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The Scotch That Must Not Speak Its Name
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Elijah Craig Ages Gracefully
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Another Bold Jim Beam Signature
Posted: July 18, 2014
Quarter-cask finishing marks the third release in the Jim Beam Signature Craft collection, the innovative small-batch, limited-release series from the world's largest Bourbon distiller. Expected in liquor stores in September, it takes a page from Laphroaig single malt, which has long had a quarter-cask expression.
"We kind of learned it from our friends at Laphroaig," says Beam master distiller Fred Noe, referring to John Campbell, who holds the same title at the Islay Scotch distillery. Both whiskeys are owned by parent company Beam Suntory.
Noe reveals that the Bourbon was created by mingling a number of whiskeys, including a base of five-year-old Jim Beam, with expressions that had been further aged in quarter casks, formerly used for Sherry and Bourbon. The finish in this case was unusually long: between four and six years.
Aging in small vessels increases contact with the wood inside the barrel and thus speeds maturation. Small casks are common among craft distillers, which are trying to hurry aging, but unusual for established distillers.
"John [Campbell] issued a lot of warnings about using small casks," says Noe of his counterpart. "He said, ‘Watch it!' because the whiskey can get too woody." Watching it involved constantly testing it as it aged. Noe seems to have followed the directive well as the "big wood" that is present has a rich caramel and vanilla quality. Fruit is the other dominant note informing the whiskey.
The Quarter Cask joins the permanent member of the Signature Cask line, 12-Year-Old, and a limited release, Rare Spanish Brandy Finish, both introduced in 2013. Noe says of the Quarter Cask, "When it's gone, it's gone." (The same is true of the Spanish Brandy version.)
Another branch of the Signature Craft tree is the Harvest Bourbon collection, featuring six Bourbons that focus on different grains. The first two releases, which will continue through 2015, are Soft Red Wheat Bourbon and Brown Rice. Others include Rolled Oat, Triticale, High Rye and Six Row Barley. While Bourbon is defined by the corn majority in its grain formula, distillers have latitude to choose the other "small grains" in the mash bill.
Noe attributes this experimental collection, which dates back at least 11 years, to Jerry Dalton, whom he succeeded as master distiller. Dalton, he says, was fond of "thinking outside the barrel."
In another development, the venerable Bourbon maker is conducting a contest around its Jim Beam Single Barrel (not to be confused with Knob Creek Single Barrel) released early in this year. The program requests personal statements (including toasts, favorite place to enjoy, etc.) about the whiskey in 50 characters or less. Winners will be printed on bottles sold in stores. Visit jimbeamsinglestatement.com to participate.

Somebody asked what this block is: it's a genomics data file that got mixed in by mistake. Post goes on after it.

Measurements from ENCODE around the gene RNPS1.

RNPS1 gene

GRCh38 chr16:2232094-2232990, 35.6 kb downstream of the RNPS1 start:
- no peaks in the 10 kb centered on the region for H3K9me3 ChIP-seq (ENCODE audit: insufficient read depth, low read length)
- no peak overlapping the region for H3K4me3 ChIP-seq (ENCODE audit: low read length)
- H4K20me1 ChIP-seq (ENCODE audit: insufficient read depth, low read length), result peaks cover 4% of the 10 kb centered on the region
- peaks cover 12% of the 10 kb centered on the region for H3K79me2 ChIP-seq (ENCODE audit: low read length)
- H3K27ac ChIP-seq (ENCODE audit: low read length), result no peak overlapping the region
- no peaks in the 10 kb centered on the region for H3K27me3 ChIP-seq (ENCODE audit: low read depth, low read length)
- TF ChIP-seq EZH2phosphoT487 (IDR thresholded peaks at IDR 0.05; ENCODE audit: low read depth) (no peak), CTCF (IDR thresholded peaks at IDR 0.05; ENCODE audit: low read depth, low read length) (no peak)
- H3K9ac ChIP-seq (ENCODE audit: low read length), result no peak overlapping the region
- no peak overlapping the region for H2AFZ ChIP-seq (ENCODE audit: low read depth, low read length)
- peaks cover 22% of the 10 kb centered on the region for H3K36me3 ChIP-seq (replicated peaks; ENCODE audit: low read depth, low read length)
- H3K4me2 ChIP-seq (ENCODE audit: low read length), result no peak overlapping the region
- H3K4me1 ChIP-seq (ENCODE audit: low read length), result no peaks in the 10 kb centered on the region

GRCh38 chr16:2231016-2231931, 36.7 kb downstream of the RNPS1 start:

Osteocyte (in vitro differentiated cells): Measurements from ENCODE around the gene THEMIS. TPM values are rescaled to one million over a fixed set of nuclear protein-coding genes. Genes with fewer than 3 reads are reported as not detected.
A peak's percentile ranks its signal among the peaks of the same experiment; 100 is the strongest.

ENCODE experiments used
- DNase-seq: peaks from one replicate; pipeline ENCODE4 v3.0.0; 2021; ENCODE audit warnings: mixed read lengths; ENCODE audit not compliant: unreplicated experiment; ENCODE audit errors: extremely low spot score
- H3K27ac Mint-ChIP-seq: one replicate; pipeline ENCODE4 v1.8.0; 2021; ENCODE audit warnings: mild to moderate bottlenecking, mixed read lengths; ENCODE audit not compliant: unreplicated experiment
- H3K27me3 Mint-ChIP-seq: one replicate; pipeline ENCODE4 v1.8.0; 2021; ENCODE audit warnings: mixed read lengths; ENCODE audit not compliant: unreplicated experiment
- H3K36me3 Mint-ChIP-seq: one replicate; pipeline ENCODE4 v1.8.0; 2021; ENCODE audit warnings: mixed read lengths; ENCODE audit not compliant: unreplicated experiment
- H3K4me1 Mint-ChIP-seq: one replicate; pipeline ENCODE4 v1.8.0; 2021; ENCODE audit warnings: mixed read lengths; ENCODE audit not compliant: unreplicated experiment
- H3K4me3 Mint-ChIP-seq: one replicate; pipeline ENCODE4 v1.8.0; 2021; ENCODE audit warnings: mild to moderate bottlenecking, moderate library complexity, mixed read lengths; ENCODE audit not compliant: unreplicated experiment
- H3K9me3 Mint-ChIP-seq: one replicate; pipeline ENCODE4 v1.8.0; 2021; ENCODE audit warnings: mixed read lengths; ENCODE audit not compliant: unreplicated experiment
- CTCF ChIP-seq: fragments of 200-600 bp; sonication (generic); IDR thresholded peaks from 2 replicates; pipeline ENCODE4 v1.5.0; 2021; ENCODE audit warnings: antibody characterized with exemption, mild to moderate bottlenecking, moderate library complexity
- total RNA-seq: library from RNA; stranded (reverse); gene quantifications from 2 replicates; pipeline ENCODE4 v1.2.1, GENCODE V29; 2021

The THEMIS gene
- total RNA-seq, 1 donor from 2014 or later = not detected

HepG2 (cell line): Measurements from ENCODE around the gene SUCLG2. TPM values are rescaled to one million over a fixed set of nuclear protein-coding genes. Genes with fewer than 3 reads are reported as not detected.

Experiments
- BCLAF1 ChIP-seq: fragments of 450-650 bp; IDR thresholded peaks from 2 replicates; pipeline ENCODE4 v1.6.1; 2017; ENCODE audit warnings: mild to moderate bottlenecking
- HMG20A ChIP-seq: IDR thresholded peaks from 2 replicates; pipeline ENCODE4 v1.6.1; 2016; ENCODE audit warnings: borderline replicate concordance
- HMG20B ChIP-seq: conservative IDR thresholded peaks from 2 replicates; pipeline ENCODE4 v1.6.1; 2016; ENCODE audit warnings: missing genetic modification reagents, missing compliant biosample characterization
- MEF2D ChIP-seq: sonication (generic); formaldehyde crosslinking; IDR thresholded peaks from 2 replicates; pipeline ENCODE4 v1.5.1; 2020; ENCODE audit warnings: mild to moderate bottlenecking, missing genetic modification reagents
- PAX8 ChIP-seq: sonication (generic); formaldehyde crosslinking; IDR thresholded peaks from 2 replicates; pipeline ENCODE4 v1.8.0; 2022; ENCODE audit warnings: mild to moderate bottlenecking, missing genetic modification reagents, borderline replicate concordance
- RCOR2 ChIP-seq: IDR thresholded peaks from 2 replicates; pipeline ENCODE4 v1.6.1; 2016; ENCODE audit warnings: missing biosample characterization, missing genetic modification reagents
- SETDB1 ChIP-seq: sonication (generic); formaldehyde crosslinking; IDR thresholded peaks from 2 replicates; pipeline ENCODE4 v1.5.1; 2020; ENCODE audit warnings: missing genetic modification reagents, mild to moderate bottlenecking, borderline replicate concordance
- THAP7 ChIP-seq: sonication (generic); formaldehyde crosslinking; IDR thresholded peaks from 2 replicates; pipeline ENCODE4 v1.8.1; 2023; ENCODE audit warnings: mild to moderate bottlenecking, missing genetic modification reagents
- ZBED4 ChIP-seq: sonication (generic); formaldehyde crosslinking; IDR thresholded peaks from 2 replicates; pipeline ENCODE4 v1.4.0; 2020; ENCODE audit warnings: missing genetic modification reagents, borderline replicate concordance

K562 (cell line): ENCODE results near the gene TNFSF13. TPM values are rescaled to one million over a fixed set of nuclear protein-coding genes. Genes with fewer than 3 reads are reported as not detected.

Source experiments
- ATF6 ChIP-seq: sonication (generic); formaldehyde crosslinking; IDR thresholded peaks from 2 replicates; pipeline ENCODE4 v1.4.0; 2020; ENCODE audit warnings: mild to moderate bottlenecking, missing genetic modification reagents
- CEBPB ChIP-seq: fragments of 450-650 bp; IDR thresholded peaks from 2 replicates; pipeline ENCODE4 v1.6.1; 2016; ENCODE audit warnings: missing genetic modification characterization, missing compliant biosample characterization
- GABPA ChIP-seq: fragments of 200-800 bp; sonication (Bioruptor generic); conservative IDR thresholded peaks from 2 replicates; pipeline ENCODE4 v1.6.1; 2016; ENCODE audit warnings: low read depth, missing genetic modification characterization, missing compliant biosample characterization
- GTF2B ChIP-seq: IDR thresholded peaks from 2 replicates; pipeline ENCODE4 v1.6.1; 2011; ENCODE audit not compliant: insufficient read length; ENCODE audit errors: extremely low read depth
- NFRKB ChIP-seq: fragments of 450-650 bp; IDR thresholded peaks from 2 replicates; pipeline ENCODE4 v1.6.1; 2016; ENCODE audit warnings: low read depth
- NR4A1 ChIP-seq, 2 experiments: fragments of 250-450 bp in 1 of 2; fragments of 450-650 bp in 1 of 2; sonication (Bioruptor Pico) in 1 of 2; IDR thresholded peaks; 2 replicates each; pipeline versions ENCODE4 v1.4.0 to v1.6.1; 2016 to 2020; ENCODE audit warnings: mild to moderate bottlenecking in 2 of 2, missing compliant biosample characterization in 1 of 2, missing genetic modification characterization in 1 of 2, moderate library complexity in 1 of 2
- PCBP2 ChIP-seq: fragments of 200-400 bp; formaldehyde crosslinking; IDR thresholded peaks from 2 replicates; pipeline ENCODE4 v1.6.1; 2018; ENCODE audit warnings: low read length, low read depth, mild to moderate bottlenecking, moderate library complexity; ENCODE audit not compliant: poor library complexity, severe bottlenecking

Jim Beam Signature Craft 3rd Release Quarter Cask Finished (86 proof, or 43 percent alcohol by volume; no age statement; $39 per 750-milliliter bottle)
APPEARANCE: Deep honey color. Medium-width legs are slow to start and then speed up.
NOSE: Deep caramel and maple aromas with underlying fruitiness. Whiffs of honey, apple and crisp cinnamon are redolent of French toast.
PALATE: Fruits (tart cherry and berries) develop on the tongue along with a goodly portion of spice (cinnamon and nutmeg). Caramel base remains steadfast throughout.
FINISH: The sweetness tails off, leaving maple and honey notes.
CIGAR PAIRING: Diamond Crown Julius Caeser Toro (6 inches by 52 ring gauge, $13.30, 90 points, Cigar Aficionado August 2014) The sweet first puffs of this dark toro become more complex with cinnamon and candied orange peel notes. Medium-bodied with a slow burn and even draw. The prospect of matching the cinnamon and fruit of the cigar with like notes on the Bourbon suggested this pairing. We weren't disappointed, but a little surprised when the Beam brought out apple, not orange on the Crown. However, the toro excited the orange presence on the whiskey. The combined elements layered on the spice (cinnamon and licorice), while the hearty notes of the Beam regressed a bit. However, the cigar mellowed under the Bourbon's influence.
Don Pepin Garcia Original (7 inches by 50 ring gauge, $8.45, 90 points, Cigar Aficionado August 2014) Rolled with an oily wrapper and flat head, this Churchill is starts out very sweet with plenty of maple, hickory and brown sugar notes. There's an underlying earthiness throughout the smoke. The aim here was that the barrel flavors and sweetness of the Bourbon would strengthen similar elements on the cigar. The scheme worked as the Beam filled out the Don Pepin, accentuating its maple. Once again fruit played a big part, this time with the whiskey growing in cherry notes and ripe apple. The spice of the Bourbon also sidled up to the floral quality on the Churchill quite amiably.
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